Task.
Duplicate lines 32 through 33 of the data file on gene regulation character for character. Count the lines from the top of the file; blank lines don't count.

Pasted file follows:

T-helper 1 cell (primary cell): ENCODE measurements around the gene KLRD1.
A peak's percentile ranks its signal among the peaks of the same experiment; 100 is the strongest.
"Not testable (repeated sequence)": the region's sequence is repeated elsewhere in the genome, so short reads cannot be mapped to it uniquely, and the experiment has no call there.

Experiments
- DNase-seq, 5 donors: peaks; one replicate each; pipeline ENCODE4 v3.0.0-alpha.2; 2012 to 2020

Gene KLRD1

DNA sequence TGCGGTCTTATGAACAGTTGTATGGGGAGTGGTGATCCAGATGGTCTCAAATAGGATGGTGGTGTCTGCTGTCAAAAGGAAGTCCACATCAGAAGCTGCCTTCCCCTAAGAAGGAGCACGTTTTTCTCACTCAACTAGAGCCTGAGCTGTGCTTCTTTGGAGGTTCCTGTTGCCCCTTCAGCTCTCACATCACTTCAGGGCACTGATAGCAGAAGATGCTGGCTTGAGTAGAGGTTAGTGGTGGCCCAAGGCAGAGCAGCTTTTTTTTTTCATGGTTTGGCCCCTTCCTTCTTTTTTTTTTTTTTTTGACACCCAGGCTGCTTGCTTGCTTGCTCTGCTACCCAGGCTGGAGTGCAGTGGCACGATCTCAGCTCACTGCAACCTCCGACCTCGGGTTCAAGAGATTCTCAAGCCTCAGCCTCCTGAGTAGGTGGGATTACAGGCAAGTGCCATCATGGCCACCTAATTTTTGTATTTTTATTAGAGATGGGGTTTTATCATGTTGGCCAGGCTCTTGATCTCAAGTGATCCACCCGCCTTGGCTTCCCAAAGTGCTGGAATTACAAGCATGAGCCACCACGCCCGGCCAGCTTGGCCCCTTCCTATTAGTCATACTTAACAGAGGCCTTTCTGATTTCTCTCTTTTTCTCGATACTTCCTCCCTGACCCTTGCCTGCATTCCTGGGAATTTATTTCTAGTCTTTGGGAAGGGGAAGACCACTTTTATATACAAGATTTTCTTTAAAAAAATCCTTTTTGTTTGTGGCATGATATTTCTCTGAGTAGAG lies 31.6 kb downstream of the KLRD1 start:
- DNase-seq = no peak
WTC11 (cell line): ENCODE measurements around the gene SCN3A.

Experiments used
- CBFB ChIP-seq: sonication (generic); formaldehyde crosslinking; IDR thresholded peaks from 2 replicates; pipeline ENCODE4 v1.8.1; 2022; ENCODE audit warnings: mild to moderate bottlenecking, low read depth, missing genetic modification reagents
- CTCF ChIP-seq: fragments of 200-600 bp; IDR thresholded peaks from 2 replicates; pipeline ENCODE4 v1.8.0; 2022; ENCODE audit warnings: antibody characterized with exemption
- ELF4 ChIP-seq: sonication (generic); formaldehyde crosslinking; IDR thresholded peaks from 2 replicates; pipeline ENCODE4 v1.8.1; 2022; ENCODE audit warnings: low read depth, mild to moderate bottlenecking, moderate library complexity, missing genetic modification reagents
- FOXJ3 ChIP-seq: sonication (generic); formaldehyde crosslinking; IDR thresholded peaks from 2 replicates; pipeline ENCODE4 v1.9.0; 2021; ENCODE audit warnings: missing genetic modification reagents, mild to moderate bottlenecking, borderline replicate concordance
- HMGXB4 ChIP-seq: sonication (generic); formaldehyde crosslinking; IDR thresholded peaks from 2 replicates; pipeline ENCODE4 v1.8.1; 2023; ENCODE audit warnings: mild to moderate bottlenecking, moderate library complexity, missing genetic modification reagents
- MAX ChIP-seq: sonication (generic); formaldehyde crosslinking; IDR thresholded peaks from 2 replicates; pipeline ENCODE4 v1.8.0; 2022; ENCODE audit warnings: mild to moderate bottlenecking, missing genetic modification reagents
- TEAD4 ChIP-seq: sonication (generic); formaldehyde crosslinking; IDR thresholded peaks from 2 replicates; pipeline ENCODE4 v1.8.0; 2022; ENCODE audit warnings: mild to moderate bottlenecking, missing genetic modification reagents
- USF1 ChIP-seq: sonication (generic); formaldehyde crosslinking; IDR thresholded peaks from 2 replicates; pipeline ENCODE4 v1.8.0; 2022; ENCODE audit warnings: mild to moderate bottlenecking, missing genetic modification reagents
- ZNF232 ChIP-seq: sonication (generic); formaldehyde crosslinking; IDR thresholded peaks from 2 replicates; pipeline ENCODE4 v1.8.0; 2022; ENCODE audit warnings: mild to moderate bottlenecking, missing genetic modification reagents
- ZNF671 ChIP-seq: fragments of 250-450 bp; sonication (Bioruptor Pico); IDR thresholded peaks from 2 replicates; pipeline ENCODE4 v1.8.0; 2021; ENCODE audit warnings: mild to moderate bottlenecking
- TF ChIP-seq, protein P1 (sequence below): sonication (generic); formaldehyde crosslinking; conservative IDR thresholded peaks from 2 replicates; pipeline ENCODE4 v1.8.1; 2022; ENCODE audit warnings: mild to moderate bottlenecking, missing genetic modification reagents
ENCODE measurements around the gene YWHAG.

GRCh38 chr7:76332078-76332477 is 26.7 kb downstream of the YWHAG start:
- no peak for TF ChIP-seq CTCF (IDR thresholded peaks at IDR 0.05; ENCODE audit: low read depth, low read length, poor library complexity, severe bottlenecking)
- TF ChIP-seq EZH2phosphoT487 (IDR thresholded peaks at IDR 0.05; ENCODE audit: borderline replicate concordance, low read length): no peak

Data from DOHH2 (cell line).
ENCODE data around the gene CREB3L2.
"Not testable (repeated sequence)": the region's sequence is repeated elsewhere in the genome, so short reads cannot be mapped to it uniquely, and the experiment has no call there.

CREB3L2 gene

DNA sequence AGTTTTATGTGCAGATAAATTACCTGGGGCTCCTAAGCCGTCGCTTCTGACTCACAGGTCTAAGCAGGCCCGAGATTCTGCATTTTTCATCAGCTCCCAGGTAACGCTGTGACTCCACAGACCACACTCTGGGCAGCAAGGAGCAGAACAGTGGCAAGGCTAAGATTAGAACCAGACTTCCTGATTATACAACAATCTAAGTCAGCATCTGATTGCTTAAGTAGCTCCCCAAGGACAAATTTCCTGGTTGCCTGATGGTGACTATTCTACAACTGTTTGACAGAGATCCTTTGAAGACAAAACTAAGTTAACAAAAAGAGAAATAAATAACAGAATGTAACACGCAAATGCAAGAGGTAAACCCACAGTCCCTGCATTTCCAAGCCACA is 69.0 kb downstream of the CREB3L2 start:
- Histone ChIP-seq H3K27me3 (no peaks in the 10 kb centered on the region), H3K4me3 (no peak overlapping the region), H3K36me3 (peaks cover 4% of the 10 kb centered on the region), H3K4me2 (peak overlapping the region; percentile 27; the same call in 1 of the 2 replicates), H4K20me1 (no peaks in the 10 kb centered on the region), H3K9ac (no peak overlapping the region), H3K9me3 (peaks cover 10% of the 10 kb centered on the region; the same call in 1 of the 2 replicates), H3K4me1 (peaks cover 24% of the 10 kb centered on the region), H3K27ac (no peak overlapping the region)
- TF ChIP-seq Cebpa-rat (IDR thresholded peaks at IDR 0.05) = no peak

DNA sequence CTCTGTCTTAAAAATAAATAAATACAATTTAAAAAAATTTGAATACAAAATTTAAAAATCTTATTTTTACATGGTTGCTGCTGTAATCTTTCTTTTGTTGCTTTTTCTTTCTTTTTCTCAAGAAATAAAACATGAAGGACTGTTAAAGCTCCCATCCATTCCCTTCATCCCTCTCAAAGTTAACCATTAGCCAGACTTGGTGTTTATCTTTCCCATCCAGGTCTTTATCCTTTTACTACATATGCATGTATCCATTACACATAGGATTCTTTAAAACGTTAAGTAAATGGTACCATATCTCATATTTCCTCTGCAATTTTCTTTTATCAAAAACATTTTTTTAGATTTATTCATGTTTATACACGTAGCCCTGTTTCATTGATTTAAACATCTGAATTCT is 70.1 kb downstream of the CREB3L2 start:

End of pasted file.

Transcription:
- TF ChIP-seq Cebpa-rat (IDR thresholded peaks at IDR 0.05) = no peak

DNA sequence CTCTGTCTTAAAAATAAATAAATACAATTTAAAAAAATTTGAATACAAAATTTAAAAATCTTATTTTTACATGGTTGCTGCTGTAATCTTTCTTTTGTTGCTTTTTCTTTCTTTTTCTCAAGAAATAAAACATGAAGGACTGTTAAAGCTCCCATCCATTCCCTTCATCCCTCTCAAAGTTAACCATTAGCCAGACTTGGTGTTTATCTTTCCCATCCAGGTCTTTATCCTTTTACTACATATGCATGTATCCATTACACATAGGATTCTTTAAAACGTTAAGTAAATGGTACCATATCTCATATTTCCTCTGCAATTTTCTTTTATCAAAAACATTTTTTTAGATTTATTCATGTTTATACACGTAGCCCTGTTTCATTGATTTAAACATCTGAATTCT is 70.1 kb downstream of the CREB3L2 start: